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In the last several years, colleges have been criticized for their climbing walls and lazy rivers, which signal to some too much spending on nonacademic matters.

Wait until those critics hear about the latest trend: concierges for students.

New Mexico State University’s nearly one-year old concierge service -- the Crimson Concierge program -- offers students everything from help booking vacations, to, for an extra fee, doing their laundry.

New Mexico State relies on a popular vendor among colleges and universities, Sodexo, to carry out Crimson Concierge, and the company said it intends to expand to other institutions.

“We are very aware of the fact that a large percentage of students are making their ultimate selection on schools that really can fulfill the ‘college experience,’” said Steve Bettner, assistant vice president of auxiliary services at New Mexico State. “Places that have amenities.”

Forbes in a column over the weekend declared New Mexico State’s program “the only one in the country,” which is not the case. High Point University, a private institution in North Carolina, has since 2007 operated a concierge service even more expansive than New Mexico State’s. The author of the Forbes piece, Christopher Elliott, the founder of a consumer nonprofit, praised the concierge service as a way to alleviate student stress.

Bettner said that to appeal to new students, New Mexico State realized it needed to be more competitive with other institutions with flashier offerings. Without the immediate budget to improve some of the buildings that were a half a century old or more, administrators settled on expanding its dining contract with Sodexo to include the concierge service, the vendor’s first. It launched in January.

After a slow rollout, the program is being much more aggressively marketed toward potential students, Bettner said. It is paid for not through university funds, but instead through partnerships with outside companies and charging a fee or commission on services students obtain through the concierge.

The concierge will research travel plans both locally and abroad -- the Forbes article highlights a student who helped plan his entire trip to southeast Asia (completely unrelated to his academics). Crimson Concierge also finds and makes dinner reservations, locates events in the area, and, for a little extra money, cleans and folds laundry and does housework.

Both students and their families have loved the program, which is housed in the university union, Bettner said. One of the staffers there is referred to as a “mother away from home” who “would do anything a mother would do,” which delights parents, Bettner said.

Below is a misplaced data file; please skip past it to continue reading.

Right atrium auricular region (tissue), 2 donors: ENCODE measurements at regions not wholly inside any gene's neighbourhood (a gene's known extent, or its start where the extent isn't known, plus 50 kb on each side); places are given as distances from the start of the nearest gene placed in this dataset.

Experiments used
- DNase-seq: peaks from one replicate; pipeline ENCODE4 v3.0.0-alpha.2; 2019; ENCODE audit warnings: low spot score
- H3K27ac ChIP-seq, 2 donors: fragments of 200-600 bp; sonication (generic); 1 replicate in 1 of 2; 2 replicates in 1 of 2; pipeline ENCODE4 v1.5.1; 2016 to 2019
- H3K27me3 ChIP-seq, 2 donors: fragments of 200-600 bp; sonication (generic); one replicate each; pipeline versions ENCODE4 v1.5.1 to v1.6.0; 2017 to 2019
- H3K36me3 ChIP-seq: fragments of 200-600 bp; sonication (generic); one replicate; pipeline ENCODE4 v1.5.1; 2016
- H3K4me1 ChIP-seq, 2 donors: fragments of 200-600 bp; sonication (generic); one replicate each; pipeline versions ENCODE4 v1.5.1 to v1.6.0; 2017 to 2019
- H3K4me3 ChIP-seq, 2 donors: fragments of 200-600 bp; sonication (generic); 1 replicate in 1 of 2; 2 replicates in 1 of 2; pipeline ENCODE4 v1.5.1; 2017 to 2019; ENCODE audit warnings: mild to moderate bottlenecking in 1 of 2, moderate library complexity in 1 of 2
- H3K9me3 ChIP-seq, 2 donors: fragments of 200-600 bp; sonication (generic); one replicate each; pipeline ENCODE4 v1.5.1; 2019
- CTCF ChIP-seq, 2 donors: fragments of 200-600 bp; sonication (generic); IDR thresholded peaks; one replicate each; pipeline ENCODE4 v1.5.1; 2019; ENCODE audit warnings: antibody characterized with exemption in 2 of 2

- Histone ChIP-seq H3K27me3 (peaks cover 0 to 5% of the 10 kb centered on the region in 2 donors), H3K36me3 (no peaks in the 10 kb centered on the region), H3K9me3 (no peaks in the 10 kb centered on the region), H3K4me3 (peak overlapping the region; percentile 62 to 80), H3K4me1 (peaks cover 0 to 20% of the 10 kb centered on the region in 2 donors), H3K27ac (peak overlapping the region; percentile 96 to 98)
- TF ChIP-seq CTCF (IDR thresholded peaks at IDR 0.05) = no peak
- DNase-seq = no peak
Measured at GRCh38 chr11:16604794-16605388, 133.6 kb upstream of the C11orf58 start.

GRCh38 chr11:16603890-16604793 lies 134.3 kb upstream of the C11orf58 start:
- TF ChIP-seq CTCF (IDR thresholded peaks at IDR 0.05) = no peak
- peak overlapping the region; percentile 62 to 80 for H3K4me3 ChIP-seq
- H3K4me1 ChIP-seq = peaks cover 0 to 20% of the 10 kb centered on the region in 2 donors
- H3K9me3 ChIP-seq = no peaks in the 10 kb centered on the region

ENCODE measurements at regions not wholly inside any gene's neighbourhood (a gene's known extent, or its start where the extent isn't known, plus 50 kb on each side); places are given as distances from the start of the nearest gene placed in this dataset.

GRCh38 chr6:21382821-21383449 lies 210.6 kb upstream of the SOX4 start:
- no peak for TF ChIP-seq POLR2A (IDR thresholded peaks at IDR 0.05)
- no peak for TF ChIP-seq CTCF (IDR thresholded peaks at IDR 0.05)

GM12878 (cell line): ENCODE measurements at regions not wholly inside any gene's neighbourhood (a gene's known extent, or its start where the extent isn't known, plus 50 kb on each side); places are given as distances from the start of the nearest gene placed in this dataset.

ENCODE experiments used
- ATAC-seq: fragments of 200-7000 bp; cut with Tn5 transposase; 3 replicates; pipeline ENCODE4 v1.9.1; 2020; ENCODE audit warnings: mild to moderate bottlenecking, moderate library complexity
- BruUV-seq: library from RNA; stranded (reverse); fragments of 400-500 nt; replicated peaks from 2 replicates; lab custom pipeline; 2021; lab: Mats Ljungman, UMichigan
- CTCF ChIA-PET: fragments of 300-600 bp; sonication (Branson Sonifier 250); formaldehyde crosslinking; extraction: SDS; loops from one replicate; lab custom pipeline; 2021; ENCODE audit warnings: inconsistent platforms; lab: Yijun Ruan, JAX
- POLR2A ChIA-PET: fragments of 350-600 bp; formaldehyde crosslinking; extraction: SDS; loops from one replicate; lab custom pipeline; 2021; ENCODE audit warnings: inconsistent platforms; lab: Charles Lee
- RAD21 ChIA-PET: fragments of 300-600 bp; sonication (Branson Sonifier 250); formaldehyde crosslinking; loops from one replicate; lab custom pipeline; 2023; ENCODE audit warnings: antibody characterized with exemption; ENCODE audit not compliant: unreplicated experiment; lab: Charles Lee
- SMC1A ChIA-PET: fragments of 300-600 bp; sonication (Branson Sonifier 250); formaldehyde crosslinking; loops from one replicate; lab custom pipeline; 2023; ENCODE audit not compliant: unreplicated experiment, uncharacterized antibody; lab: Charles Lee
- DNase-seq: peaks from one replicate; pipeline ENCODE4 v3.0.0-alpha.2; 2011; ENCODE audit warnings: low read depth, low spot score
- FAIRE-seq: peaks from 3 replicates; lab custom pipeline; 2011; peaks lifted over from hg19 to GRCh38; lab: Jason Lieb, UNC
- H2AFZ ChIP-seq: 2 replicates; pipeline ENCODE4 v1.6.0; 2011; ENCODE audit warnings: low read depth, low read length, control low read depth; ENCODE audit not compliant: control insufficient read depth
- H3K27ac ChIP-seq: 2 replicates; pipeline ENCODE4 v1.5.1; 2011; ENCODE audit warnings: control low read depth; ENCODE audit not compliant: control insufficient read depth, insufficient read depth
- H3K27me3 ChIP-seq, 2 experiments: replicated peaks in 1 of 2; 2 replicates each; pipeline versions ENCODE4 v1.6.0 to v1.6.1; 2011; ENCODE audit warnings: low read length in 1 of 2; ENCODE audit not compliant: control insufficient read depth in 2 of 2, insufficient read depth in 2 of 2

He acknowledged the criticism in academe of too much focus on facilities and not on academics, but said that this will help remove a “to-do list” for students and help them focus more on their studies.

“This significantly contributes to improving [graduation] numbers,” Bettner said. “That’s the goal that will bear out over time. We’re using this as a tool to help students through their matriculation and graduating on time.”

Ronni Schorr, global vice president of marketing for Circles, the part of Sodexo that administers the concierge program, said in an interview that the program doesn’t coddle students, but merely helps improve their lives. This benefits both international and domestic students, such as those who may be from out of state, Schorr said.

“They are the future leaders and they are very stressed,” Schorr said. “They have a lot going on their lives. Often they are going to college and university not in their home area, and getting acquainted with the area … and we want to relieve some of the stress they might feel.”

Schorr said Sodexo intends to expand to other institutions, but declined to name them given that contracts are not yet signed.

At High Point University, the concierge handles phone calls to the university and communications with parents and gives students free rides to the nearby airport, as well as travel reservations, said Lyndsey Derrow, the chief concierge. It also sponsors some programs that might be more traditionally housed in a career center, such as taking pictures for a LinkedIn profile or teaching communication skills.

In addition to the six full-time staff members, the concierge service also employs students to teach them more about the hospitality industry, Derrow said. She declined to say how much money the university devotes to the concierge.

Derrow said that the concierge service has contributed to 96 percent of High Point graduates landing a job within six months after they graduate -- she said that some critics will conflate “being nice,” as the concierges are, with handing out A's in the classroom.

“We want to be that resource for them and feel fully comfortable,” Derrow said. “We want them to feel like they can go to us for answers.”

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